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Animal Sciences and Industry

Animal Sciences and Industry

Kansas State University
232 Weber Hall
Manhattan, KS 66506-8028

785-532-6533

Email: asi@ksu.edu

Nutritional Program Recommendations

A gilt nutritional program should be designed to meet the nutrient demands for adequate protein growth and bone and reproductive tract development. The gilt nutritional program begins at weaning and continues until the end of the first lactation. Designing the nutritional program should focus on avoiding nutrient deficiencies and preventing over conditioning upon entry into the sow herd.

Optimizing growth rate early in the gilts’ life has been shown to be beneficial for lifetime productivity. During the preweaned stage, inadequate colostrum consumption after birth can lead to reduced growth rate. A reduction in growth rate during the preweaning stage could lead to delays in puberty attainment and negatively affect reproductive tract development (Vallet et al., 2016). Research has shown that creating smaller litters for gilts destined for the sow population post-farrowing to reduce suckling pressure is beneficial for preweaning growth rate, reproductive performance, and lifetime productivity (Flowers, 2019). Therefore, it is recommended to create smaller litters for gilts destined for the sow population to potentially benefit colostrum intake and lifetime productivity.

During the nursery stage, dietary nutrient recommendations should be similar to commercial pig requirements. This is because a reduction in postweaning gain can lead to decreases in successful mating and reproductive performance (Athorn et al., 2017). During the grow-finish period, ad libitum feeding of a grow-finish diet with moderate levels of energy and amino acids is recommended. This is because increasing the lysine:calorie ratio above normal grow-finish levels shows no evidence for effects on puberty onset or ovulation rate, while severe restriction can lead to delayed puberty (Calderón Díaz et al., 2015). Furthermore, severely restricting energy below growth and maintenance 

requirements in an effort to slow growth rate during rearing can lead to delays in the expression of estrus (Miller, 2011).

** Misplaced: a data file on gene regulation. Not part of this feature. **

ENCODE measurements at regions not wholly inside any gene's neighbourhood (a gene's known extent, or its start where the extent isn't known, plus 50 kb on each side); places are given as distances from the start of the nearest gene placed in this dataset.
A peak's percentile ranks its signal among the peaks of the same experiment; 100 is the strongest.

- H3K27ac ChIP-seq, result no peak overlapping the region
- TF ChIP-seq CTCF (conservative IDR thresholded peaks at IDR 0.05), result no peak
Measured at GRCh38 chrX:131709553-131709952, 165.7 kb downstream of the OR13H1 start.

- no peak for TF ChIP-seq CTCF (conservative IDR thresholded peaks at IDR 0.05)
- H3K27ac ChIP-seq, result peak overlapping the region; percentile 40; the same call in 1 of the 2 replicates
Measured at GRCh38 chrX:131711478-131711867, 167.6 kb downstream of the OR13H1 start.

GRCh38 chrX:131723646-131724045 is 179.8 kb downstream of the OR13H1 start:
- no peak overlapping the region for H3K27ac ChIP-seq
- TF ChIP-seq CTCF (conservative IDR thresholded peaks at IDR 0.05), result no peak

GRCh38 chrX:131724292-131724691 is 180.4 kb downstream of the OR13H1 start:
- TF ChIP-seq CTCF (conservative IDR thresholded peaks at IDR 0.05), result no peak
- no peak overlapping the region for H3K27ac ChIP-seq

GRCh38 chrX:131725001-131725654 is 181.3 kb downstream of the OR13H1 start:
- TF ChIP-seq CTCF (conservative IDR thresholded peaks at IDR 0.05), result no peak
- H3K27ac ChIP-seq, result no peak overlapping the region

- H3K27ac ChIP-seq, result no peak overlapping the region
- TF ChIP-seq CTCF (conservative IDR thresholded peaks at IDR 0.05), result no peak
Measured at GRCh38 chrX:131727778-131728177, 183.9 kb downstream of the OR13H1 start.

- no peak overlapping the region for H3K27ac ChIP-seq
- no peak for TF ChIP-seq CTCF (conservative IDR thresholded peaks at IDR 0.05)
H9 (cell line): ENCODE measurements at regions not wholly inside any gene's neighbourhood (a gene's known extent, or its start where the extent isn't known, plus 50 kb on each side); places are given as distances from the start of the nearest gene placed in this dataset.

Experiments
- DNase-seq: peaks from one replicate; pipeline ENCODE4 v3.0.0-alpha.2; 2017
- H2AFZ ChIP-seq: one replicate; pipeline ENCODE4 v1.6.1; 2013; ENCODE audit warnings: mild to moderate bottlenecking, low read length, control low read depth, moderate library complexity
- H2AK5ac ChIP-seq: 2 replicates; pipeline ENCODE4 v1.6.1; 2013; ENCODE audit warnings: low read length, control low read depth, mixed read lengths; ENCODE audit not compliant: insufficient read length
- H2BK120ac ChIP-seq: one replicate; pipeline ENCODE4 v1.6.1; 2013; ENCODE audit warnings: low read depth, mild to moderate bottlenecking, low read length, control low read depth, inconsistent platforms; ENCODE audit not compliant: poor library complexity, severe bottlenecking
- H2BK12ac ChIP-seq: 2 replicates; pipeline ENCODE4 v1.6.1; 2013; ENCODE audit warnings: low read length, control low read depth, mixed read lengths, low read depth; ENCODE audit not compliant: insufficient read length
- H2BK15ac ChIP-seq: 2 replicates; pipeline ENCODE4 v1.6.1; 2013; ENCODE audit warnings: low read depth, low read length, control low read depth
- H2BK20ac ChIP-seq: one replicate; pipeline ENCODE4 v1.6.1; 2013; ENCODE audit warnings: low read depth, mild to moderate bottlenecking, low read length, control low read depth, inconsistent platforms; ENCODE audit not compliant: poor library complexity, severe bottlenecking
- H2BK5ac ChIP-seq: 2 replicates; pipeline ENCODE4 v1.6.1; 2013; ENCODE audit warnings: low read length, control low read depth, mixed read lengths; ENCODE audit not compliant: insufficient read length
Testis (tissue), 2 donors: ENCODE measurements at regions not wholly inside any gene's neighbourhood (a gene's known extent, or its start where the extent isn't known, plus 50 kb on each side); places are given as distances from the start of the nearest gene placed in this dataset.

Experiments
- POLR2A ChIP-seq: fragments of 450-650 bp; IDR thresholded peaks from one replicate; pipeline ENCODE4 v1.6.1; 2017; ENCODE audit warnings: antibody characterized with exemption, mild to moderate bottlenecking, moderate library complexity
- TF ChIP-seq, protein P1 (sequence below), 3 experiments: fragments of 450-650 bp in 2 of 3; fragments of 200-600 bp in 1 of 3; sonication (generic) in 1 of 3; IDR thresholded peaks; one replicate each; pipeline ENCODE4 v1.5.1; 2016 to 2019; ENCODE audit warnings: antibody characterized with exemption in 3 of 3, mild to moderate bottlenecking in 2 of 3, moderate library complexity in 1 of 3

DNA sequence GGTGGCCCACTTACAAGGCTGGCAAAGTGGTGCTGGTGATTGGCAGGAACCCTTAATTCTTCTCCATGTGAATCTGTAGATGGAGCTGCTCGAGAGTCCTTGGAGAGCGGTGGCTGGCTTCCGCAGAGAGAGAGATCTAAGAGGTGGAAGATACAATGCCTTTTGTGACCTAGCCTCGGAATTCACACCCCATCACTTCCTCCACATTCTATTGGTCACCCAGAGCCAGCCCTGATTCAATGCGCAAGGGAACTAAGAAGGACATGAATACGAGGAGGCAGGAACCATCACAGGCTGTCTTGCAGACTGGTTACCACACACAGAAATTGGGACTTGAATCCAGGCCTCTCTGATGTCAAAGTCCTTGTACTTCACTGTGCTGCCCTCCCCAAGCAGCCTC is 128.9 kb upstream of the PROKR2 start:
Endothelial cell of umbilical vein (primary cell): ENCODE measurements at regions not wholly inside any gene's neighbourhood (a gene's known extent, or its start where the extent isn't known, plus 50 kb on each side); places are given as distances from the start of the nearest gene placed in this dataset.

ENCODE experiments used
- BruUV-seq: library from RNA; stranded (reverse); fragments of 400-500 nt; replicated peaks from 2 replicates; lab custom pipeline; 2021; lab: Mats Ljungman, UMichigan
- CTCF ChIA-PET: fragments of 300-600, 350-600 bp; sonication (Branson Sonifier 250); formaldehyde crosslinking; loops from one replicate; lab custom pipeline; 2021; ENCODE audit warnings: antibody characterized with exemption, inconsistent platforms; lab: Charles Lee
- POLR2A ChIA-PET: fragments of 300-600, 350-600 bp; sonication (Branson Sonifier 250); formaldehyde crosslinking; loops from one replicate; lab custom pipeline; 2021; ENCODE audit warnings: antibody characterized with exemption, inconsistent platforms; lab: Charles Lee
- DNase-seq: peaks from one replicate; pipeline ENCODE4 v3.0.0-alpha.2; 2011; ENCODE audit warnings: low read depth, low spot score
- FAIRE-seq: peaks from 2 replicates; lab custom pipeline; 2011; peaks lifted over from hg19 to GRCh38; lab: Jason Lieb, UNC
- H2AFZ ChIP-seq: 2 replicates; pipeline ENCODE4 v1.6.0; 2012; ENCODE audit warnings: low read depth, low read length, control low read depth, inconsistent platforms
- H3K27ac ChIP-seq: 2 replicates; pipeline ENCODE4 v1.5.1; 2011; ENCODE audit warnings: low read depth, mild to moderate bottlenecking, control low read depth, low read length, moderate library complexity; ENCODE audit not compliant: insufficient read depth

Dietary calcium and phosphorous concentrations fed from 50 to 300 lb should be increased compared to diets fed to commercial finishing pigs to maximize bone mineral content (NRC, 2012). Although this does not necessarily alter growth performance or effect structural soundness, it provides improved bone strength characteristics.

The age and body weight of gilts moved to the breeding herd from the gilt developer facility may affect how diets are formulated. If the replacement gilts are moved to the breeding herd well in advance of typical market weight, then development diets should be fed to match the needs of the growing gilt If replacement gilts are moved to gestation at regular market weight prior to first breeding, they are often switched to gestation diet. This is done in an effort to increase key vitamins such as choline, biotin, pyridoxine and folic acid that are necessary for embryo development. When gilts are moved to gestation before breeding, they are generally limit fed. In this case, approximately 2 weeks prior to breeding, feed intake should be increased by approximately 2 lb per gilt per day to increase energy intake. The increased energy intake can increase the number of eggs ovulated prior to breeding. This practice is commonly referred to as “flushing” (Whitney et al., 2010).

After breeding, feed intake should be adjusted to regular gestation levels to match her body condition. This should be done to avoid rapid weight gain during gestation and preventing over conditioned gilts entering their first lactation. Over conditioned gilts will have decreased lactation feed intake and negative subsequent reproductive performance.